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Despite having already been placed in a Residential Treatment Center by the Department of Children and Family Services, School District found to Deny Student a FAPE by Predetermining Placement at a Nonpublic School and Failing to Discuss the Educational N

September 23, 2016

Despite having already been placed in a Residential Treatment Center by the Department of Children and Family Services, School District found to Deny Student a FAPE by Predetermining Placement at a Nonpublic School and Failing to Discuss the Educational Need for a More Restrictive Environment at Multiple IEP Meetings

On September 16, 2016 the U.S. District Court, Central District of California issued a Memorandum and Order on Appeal from Administrative Law Judge's Decision ("the Order"), reversing and remanding an administrative decision related to school districts' obligations under the federal act entitled Individuals with Disabilities Education Act ("IDEA").

The underlying case was heard at a due process hearing before an administrative law judge ("ALJ") with the California Office of Administrative Hearings ("OAH") as its tribunal. Petitioner was a student who qualified for special educational and related services under the IDEA category of Emotional Disturbance (ED). She has been categorized to have severe emotional disturbance.

The student in the underlying case (M.S.) was at the time of the proceedings, a teenager in her high school years. Student had experienced an extremely difficult upbringing, including witnessing the sudden death of her mother at the age of four. In 2010, when M.S. was eleven years old, she was removed from her caretaker grandparents' care after allegations of physical abuse. At that time, she became a ward of the Los Angeles County Superior Court and DCFS. As a result and in accordance with California state law, DCFS has been responsible for providing her with suitable housing and for meeting her mental health needs.

While DCFS was charged with providing an appropriate housing situation, LAUSD was charged with providing her with an appropriate educational situation.

Due to M.S.'s severe emotional disturbance, she exhibited extreme violence and aggression toward others, ran away repeatedly. Further, she experienced repeated mental health hospitalizations continuing over years and years. By 2012, she had been hospitalized six times and had been in eight different out-of-home placements. The placements included foster homes and numerous residential placements, including placement at a locked facility, Harbor View Adolescent Center in May 2012. While at Harbor View, M.S. was arrested for assault and battery and was detained in Central Juvenile Hall for seven months.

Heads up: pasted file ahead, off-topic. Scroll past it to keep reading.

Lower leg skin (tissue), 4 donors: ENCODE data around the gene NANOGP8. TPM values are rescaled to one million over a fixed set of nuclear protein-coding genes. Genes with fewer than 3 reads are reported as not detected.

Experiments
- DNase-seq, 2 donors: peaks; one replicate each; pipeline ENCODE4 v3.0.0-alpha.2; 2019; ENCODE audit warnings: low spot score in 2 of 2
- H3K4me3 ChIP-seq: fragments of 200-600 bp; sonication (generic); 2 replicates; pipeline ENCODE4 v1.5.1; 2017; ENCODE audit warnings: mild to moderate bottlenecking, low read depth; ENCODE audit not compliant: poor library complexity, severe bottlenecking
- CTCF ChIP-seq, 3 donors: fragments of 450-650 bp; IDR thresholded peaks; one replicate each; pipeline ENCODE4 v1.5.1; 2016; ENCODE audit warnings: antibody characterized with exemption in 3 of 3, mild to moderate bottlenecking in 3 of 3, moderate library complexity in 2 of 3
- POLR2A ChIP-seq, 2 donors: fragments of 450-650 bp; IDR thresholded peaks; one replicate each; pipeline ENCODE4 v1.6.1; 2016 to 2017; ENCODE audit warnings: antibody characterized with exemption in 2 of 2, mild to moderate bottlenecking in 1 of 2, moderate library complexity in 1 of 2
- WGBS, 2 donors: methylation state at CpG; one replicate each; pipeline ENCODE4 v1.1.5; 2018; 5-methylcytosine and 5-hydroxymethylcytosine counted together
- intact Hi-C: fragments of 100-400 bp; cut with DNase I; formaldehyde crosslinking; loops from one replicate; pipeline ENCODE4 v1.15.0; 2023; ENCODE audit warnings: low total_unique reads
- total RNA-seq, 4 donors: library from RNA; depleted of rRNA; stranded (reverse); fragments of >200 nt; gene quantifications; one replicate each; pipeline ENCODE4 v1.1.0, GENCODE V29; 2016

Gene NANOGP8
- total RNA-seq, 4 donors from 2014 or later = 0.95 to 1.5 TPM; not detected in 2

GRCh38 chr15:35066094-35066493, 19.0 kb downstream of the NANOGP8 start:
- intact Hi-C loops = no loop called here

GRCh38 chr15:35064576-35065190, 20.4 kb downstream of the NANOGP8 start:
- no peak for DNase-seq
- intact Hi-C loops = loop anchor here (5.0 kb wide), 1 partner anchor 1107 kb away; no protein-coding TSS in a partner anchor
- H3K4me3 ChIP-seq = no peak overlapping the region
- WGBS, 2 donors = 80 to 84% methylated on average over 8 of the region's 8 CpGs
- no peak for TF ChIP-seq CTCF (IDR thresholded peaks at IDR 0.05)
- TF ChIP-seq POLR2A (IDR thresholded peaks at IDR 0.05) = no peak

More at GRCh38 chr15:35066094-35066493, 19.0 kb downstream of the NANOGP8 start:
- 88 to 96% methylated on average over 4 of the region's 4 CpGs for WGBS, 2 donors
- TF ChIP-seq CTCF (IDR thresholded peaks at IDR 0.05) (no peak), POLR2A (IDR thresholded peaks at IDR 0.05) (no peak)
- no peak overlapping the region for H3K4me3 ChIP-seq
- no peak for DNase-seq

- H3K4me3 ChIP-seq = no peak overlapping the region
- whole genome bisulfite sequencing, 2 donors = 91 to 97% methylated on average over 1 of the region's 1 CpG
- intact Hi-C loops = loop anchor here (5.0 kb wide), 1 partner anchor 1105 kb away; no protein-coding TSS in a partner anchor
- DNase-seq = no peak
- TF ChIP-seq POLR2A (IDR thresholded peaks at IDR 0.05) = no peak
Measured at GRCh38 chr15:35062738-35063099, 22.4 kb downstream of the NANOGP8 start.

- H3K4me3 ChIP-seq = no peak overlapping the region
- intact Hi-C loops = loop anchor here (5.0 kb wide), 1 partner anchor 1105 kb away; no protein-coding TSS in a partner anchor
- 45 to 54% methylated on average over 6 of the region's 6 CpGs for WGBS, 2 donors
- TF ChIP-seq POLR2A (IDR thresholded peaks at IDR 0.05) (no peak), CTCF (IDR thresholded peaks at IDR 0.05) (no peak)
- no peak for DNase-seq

Following her juvenile detention, M.S. was placed by DCFS at another locked residential treatment center ("RTC") called Vista Del Mar Community Treatment Center ("Vista Facility"), a Licensed Children's Institution ("LCI"), with a Rate Classification Level of 14. The reasoning behind such a restrictive residential placement for M.S. was related to the fact that she met certain state-required criteria regarding her mental health and behavioral issues requiring intensive psychiatric care.

Meanwhile, she was attending a nonpublic school ("NPS") within the locked facility.

LAUSD figured they had their bases covered in terms of offering an appropriate placement for M.S., since she was already placed in a locked facility by DCFS. Interestingly, the ALJ who heard the case agreed with LAUSD. This proved to be a huge mistake and amounted to a denial of a free and appropriate education (FAPE), as so eloquently laid out by the U.S. District Court.

During the time M.S. was in the locked residential facility and LAUSD offered her attendance at the NPS within it, LAUSD held multiple IEP meetings. During the meetings, the IEP team failed to discuss the continuum of placement options available to M.S. (i.e. general education setting, special day class, NPS, or RTC). Instead they felt that they need not offer an RTC, since she had already been placed in one by DCFS. According to the IDEA and the higher court's reversal, LAUSD was wrong, and their actions amounted to serious denial of FAPE.

Even though Student was residentially placed by DCFS, LAUSD still had a duty under the IDEA to offer an appropriate educational placement for Student. In this case they failed to discuss whether M.S. would require an RTC placement for educational purposes. Such a failure amounted to a "predetermination" and a denial of FAPE.

-Elizabeth Curtis, Esq.

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